2CV – no option but to sell?

When my wife and I moved to Wales in 2010, we know life would be tough. Between us, our household income dropped to about a third of what it had been. I am the only one earning money, and I do it in the highly unstable environment of freelance writing. As security goes, it’s a bit like putting your most prized possessions on the end of a broom handle, balanced upon the chin of fate. While fate is on roller skates. On a hill. Being pelted with bricks.

But, we get by. Food grows in the garden, we rarely travel outside the local area and holidays are a thing of the past (apart from the one coming up but we’ll ignore that for the sake of dramatic narrative). I try to enjoy my car habit, but do so with the knowledge that big expenditure is just out of the question. I won’t be owning a Rover SD1 just yet, nor a Triumph Stag. V8s are generally not driven by skint hippy types.

Citroen 2CV

Can I really sell my 2CV?

Cars have a habit of being expensive things to run though. It is possible to do it cheaply – witness the fabulous Sirion – but the problem is that I own cars which are not cheap to own. The 2CV these days falls into that category. I bought Elly back in 2000 for £450. Glory days. She was the latest in a long line of cheap 2CVs. I ran them until they were too broken to run, or too rusty to pass an MOT. Then I got a new one. Naturally, I realised this couldn’t go on forever, so Elly was fortunate and got restored. Problem is, she’s rusty again now and further restorative work is needed. This is not cheap.

That would have been fine when we were both earning good money. Not having children gives you so much freedom! We had plenty of disposable income, which is why I could do things like commute in a 1955 Austin Westminster, drive the 2CV to Switzerland or drive a Citroen H van to Sweden. I would have scowled at the cost of a restoration – largely because I’d be thinking of all the other cars I could buy with the money – but I would have happily paid for it.

That just isn’t an option these days. I’m worried enough about the insurance renewal (less than £300 for three vehicles, pretty impressive) and also my own tax return. Car insurance is essential, and HMRC would no doubt view my tax payment as fairly high up the to do list as well. Restoring a car is very hard to justify.

I could do the work myself couldn’t I? Well, even if I had the skills, I reckon the parts and materials bill alone would be getting on for £1000 before the angle grinder (which I do at least already own) began work. Then there are all the mechanical issues I’ve been trying to ignore for the past year. Poor Elly is really getting a bit tired.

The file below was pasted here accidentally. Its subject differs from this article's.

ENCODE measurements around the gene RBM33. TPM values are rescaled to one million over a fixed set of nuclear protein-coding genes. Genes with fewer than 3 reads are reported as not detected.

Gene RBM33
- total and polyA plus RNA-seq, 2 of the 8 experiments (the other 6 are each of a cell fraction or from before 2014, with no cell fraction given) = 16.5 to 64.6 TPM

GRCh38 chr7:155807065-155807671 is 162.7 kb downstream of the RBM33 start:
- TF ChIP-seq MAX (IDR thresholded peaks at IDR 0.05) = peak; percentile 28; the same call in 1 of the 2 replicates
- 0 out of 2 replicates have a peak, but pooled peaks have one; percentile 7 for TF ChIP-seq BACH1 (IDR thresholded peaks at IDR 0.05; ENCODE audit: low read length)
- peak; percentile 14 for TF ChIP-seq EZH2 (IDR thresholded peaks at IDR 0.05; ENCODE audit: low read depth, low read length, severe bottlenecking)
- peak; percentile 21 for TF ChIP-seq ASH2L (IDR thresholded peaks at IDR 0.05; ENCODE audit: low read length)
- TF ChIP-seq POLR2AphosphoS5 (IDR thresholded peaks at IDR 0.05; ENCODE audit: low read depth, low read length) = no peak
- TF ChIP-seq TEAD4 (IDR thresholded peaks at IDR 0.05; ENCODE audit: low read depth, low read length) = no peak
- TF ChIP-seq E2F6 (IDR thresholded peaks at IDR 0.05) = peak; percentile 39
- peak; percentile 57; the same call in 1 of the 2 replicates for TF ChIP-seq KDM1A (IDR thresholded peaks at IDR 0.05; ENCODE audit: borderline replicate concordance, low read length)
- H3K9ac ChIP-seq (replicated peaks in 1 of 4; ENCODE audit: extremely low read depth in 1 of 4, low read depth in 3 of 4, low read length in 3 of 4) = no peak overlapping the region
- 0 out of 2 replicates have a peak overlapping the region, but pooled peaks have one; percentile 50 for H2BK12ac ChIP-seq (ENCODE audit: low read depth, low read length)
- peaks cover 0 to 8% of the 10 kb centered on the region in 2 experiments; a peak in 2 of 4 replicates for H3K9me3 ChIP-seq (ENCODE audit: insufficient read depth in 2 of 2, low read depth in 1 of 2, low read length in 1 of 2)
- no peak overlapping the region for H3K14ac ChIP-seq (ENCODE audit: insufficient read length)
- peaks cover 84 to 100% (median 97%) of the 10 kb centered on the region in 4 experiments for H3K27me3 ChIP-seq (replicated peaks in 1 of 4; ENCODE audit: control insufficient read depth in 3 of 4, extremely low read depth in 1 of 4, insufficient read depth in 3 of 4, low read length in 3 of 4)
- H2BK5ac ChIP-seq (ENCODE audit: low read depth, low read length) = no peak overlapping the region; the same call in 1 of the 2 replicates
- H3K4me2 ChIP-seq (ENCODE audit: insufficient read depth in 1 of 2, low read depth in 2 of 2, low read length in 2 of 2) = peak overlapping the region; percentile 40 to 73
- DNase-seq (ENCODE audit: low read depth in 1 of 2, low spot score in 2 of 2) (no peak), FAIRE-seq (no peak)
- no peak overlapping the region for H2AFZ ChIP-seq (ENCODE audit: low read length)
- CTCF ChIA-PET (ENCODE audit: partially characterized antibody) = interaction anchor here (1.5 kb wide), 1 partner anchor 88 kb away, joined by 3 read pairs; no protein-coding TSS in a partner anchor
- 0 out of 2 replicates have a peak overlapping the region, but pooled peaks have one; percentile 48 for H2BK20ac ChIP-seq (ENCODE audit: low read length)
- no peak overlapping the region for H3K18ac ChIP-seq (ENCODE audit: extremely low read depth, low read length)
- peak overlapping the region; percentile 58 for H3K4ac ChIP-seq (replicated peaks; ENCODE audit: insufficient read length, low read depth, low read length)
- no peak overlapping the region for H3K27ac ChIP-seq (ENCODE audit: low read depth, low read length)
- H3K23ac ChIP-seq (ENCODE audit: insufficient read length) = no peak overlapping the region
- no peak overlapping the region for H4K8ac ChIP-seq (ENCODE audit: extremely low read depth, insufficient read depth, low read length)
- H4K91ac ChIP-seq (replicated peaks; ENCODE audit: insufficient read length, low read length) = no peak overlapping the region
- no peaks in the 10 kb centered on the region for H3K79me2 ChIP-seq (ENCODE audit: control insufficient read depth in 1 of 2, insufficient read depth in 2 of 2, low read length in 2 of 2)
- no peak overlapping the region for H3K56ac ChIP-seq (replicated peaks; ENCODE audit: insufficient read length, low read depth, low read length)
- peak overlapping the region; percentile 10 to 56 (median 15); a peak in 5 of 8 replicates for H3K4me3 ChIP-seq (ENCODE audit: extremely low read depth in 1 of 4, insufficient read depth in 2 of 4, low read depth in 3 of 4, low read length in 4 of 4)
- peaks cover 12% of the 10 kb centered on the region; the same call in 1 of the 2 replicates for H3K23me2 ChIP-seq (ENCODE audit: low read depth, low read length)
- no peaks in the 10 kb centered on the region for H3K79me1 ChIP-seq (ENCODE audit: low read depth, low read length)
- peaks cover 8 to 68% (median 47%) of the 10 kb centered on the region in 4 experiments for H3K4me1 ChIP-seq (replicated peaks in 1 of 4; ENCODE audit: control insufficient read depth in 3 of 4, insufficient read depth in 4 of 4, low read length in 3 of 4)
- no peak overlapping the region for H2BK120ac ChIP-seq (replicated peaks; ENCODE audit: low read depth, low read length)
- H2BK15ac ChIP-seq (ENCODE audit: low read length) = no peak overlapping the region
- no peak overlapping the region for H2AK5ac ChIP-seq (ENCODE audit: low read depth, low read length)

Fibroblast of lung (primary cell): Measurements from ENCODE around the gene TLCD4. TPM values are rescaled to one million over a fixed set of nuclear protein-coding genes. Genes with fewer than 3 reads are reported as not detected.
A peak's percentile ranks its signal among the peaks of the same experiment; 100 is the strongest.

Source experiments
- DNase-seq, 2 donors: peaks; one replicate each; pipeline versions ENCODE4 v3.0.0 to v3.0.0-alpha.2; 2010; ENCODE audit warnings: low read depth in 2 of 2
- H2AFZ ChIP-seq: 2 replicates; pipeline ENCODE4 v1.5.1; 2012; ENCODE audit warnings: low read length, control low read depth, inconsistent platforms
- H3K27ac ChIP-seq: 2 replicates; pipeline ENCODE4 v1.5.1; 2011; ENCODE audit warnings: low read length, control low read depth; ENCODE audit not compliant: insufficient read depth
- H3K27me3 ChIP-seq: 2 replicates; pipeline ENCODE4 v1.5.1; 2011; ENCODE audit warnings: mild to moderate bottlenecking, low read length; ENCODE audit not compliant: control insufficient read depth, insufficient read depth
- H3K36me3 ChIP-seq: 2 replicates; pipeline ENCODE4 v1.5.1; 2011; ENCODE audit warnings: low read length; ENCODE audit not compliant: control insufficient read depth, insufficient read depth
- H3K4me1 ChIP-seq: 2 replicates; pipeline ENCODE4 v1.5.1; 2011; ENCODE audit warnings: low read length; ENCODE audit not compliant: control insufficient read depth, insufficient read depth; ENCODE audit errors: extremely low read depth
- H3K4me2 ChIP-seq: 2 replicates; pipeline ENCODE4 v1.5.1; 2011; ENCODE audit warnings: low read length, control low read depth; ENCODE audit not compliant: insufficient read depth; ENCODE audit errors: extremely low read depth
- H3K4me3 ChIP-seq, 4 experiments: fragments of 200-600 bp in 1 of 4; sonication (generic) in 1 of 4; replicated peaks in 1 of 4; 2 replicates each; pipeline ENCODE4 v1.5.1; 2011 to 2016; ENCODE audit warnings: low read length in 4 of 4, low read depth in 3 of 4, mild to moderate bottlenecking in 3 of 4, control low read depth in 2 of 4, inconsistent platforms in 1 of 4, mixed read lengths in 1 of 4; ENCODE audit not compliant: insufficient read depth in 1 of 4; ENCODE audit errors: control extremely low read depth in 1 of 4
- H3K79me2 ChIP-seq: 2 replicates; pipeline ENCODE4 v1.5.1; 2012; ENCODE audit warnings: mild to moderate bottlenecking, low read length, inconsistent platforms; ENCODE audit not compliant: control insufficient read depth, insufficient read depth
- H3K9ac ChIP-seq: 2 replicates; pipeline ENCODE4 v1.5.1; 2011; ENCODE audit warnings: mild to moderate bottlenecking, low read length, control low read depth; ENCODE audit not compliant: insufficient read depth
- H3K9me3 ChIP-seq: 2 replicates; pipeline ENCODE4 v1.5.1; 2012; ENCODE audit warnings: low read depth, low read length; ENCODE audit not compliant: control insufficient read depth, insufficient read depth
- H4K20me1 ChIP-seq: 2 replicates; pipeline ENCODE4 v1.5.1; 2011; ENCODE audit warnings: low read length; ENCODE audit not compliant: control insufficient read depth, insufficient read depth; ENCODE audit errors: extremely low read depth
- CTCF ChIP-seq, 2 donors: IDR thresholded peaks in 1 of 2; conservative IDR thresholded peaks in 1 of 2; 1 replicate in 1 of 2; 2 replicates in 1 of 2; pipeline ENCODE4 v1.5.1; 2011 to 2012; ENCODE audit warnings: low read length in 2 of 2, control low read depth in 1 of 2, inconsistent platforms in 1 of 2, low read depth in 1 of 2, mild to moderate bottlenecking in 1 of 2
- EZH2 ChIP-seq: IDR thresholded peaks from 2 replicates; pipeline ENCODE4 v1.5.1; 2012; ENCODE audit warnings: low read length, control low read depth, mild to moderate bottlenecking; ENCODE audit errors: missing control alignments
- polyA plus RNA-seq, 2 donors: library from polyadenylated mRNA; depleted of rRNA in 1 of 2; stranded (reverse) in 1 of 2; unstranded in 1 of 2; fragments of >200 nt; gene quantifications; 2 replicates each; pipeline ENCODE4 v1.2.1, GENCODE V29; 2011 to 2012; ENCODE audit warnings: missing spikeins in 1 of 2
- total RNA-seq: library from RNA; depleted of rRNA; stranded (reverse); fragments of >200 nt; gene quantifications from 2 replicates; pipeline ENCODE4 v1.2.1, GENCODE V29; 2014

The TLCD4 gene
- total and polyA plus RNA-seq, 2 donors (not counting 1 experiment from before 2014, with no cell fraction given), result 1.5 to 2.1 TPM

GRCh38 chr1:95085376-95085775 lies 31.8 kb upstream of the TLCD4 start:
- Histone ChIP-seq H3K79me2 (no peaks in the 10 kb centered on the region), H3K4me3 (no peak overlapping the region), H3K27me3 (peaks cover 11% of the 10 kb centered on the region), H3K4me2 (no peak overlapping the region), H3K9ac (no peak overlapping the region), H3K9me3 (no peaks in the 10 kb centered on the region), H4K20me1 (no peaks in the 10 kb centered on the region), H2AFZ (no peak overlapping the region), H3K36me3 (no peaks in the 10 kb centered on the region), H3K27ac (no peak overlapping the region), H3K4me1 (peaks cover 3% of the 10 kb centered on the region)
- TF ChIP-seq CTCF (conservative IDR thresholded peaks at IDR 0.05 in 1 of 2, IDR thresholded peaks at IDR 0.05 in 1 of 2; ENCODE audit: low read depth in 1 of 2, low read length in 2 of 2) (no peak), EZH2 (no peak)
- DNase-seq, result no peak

2CVs wedding

Elly the 2CV as a part of our wedding celebrations

I could defer decision making, declare her SORN and stash her away in the garage, but I’m very reluctant to do this. Once a car is off the road, it can be very, very hard for it to find its way back onto it again. Weeks turn into months and into years and storage isn’t kind to cars. The longer she’s laid up, the more difficult recommissioning becomes. Also, aside from the couple of months of road tax I’d get back, it isn’t something that will put money in my hand.

No, it sadly seems to make more sense to offer the ol’ girl up for sale as a going concern. She currently has tax and test, making it far easier to find her a home I suspect. Cheap, roadworthy 2CVs are not exactly common these days.

It wouldn’t be an easy sale though. No other car has transported me over 100,000 miles. No other car has followed me through at least nine jobs and three house moves. No other car has been with me longer than my wife. No other car was a big part of our wedding. (well, ok, my mate’s 2CV Beachcomber was but I don’t own that one!). She somehow feels like a lot more than just a car.

Another terrifying prospect is the idea of not owning a 2CV. I’ve owned at least one 2CV since 1996, when I was just 18. Since then, there has barely been a time when I haven’t driven one at least once a week. I’ve been a member of the Deux Chevaux Club of Great Britain since 1996 too. How would it feel to be a member but to not own a 2CV? Rubbish I suspect.

For all these reasons and more, selling the 2CV is a very unappealing option. Truth is though, it might be the only option to take.

3 thoughts on “2CV – no option but to sell?

    • I think the kindly words of 2CVers will help me see the right way to proceed. But I fear it might be bye bye Land Rover. Something HAS to go!

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